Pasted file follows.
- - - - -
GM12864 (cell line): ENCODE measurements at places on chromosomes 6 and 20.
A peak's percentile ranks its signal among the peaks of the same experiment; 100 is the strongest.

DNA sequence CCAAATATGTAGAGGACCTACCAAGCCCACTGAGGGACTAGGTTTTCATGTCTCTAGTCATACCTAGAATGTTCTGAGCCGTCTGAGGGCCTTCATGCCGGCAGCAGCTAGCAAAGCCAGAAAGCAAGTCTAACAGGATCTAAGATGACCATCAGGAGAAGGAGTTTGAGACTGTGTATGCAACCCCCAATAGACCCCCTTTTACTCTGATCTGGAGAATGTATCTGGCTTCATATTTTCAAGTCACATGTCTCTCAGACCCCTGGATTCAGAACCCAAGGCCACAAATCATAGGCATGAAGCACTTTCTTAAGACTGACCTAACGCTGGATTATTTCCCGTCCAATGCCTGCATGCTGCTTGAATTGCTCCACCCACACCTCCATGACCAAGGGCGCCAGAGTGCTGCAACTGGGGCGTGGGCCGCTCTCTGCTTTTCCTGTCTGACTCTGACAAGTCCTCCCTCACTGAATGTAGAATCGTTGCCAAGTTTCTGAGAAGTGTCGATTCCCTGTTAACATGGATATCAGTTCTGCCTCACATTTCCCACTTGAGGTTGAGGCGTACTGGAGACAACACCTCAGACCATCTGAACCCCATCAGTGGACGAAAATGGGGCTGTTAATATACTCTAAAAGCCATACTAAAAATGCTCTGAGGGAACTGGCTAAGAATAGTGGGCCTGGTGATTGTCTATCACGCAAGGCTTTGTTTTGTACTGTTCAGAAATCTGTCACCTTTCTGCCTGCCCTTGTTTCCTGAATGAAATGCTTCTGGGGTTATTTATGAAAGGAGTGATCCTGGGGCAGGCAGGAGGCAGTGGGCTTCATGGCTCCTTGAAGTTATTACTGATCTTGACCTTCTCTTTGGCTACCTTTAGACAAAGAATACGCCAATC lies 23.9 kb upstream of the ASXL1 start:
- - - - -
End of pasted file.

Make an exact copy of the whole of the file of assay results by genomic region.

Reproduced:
GM12864 (cell line): ENCODE measurements at places on chromosomes 6 and 20.
A peak's percentile ranks its signal among the peaks of the same experiment; 100 is the strongest.

DNA sequence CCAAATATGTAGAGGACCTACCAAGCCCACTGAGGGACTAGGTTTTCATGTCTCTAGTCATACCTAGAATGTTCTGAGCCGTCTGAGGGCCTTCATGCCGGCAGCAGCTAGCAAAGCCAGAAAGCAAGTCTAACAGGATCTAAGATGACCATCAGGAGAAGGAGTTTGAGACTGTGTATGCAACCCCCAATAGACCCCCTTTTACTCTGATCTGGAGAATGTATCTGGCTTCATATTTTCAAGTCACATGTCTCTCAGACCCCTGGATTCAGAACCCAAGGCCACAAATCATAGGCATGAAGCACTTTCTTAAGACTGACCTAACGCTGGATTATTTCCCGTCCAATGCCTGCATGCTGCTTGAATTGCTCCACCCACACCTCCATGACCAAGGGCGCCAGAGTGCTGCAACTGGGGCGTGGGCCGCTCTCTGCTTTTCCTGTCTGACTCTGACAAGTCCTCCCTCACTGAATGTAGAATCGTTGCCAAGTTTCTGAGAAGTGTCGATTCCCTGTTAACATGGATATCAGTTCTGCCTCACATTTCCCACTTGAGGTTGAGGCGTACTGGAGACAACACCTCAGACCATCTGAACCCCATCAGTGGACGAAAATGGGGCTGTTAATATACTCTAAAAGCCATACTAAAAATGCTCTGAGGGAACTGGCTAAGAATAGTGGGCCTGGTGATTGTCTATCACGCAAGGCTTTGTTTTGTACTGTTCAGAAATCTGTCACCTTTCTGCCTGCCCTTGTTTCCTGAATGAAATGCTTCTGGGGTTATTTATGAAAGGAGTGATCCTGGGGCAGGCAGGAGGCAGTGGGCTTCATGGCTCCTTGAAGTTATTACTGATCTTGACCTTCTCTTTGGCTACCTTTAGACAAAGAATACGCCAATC lies 23.9 kb upstream of the ASXL1 start: